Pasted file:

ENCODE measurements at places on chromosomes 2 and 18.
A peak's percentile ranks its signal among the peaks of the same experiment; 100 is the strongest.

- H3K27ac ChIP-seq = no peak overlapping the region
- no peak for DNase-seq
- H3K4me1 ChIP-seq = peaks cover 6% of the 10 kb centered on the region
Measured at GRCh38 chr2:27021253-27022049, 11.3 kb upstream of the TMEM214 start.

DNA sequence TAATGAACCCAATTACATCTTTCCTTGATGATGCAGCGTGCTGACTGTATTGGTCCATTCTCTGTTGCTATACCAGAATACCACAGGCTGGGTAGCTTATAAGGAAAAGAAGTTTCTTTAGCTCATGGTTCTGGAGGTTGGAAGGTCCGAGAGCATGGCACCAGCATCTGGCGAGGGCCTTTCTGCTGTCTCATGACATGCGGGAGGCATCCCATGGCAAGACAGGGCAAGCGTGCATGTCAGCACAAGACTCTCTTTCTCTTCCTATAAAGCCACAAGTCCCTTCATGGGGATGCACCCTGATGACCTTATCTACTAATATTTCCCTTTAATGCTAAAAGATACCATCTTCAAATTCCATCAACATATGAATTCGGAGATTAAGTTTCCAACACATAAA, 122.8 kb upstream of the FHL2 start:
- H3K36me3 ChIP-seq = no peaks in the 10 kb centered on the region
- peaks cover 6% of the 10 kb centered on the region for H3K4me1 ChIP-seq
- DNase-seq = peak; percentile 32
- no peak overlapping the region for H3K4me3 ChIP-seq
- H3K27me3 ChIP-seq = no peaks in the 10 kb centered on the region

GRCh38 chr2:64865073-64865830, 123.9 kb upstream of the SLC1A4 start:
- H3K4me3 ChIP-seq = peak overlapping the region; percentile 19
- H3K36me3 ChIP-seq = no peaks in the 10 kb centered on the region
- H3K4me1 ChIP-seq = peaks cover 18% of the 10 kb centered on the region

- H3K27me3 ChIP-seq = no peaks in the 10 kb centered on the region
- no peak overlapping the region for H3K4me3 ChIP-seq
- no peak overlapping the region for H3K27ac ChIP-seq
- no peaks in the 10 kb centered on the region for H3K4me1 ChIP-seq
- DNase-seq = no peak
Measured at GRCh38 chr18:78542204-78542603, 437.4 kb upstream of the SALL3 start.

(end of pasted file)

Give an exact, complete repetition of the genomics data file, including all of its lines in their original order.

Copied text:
ENCODE measurements at places on chromosomes 2 and 18.
A peak's percentile ranks its signal among the peaks of the same experiment; 100 is the strongest.

- H3K27ac ChIP-seq = no peak overlapping the region
- no peak for DNase-seq
- H3K4me1 ChIP-seq = peaks cover 6% of the 10 kb centered on the region
Measured at GRCh38 chr2:27021253-27022049, 11.3 kb upstream of the TMEM214 start.

DNA sequence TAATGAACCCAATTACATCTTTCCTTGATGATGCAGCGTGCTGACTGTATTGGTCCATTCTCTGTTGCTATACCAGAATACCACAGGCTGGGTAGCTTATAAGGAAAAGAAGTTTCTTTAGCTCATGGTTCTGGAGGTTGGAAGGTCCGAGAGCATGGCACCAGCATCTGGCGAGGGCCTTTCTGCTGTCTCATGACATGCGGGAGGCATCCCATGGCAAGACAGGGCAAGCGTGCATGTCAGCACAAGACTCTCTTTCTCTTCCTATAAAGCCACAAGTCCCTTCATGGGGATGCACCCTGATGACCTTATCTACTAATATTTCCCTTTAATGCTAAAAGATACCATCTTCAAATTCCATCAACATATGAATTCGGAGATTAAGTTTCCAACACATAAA, 122.8 kb upstream of the FHL2 start:
- H3K36me3 ChIP-seq = no peaks in the 10 kb centered on the region
- peaks cover 6% of the 10 kb centered on the region for H3K4me1 ChIP-seq
- DNase-seq = peak; percentile 32
- no peak overlapping the region for H3K4me3 ChIP-seq
- H3K27me3 ChIP-seq = no peaks in the 10 kb centered on the region

GRCh38 chr2:64865073-64865830, 123.9 kb upstream of the SLC1A4 start:
- H3K4me3 ChIP-seq = peak overlapping the region; percentile 19
- H3K36me3 ChIP-seq = no peaks in the 10 kb centered on the region
- H3K4me1 ChIP-seq = peaks cover 18% of the 10 kb centered on the region

- H3K27me3 ChIP-seq = no peaks in the 10 kb centered on the region
- no peak overlapping the region for H3K4me3 ChIP-seq
- no peak overlapping the region for H3K27ac ChIP-seq
- no peaks in the 10 kb centered on the region for H3K4me1 ChIP-seq
- DNase-seq = no peak
Measured at GRCh38 chr18:78542204-78542603, 437.4 kb upstream of the SALL3 start.